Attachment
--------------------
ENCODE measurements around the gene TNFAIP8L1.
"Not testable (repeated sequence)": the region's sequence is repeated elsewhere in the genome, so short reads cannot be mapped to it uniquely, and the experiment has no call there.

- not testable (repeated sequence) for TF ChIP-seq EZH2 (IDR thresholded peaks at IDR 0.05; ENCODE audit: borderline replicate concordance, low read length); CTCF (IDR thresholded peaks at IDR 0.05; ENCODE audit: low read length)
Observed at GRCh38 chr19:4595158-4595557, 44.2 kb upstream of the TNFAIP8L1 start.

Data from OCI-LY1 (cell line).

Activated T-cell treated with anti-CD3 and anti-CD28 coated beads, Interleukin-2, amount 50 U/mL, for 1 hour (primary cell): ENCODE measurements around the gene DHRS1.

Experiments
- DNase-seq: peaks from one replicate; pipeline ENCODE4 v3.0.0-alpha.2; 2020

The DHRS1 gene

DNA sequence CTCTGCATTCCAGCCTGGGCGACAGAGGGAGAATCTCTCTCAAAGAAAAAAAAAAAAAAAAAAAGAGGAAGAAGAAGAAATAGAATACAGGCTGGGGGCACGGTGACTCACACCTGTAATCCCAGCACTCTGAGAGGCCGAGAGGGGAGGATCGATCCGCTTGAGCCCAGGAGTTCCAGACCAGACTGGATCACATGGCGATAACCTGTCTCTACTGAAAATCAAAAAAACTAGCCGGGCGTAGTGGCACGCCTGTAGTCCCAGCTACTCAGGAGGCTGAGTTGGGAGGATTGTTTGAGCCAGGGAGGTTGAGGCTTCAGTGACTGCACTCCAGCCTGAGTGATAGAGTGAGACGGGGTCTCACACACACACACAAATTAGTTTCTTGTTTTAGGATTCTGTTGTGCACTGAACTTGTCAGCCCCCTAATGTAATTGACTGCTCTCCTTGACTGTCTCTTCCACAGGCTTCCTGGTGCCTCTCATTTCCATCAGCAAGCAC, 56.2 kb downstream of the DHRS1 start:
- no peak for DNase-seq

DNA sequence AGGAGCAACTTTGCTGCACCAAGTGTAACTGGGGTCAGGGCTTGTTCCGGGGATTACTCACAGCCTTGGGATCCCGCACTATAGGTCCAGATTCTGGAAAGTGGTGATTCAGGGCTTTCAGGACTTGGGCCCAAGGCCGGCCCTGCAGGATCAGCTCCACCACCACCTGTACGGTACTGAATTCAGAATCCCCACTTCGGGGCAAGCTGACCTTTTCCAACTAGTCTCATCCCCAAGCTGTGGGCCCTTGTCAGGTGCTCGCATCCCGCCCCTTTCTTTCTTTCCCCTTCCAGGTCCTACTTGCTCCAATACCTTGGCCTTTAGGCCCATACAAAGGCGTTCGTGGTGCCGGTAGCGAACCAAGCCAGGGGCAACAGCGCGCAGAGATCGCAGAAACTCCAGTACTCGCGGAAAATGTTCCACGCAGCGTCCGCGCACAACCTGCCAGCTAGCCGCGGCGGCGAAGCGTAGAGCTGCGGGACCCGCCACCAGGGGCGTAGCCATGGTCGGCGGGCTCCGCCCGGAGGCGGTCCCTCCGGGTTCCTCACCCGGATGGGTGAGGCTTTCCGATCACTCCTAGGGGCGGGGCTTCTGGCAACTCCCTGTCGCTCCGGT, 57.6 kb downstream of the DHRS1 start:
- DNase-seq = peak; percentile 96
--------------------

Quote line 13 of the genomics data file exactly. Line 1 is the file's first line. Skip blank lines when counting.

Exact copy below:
- DNase-seq = peak; percentile 96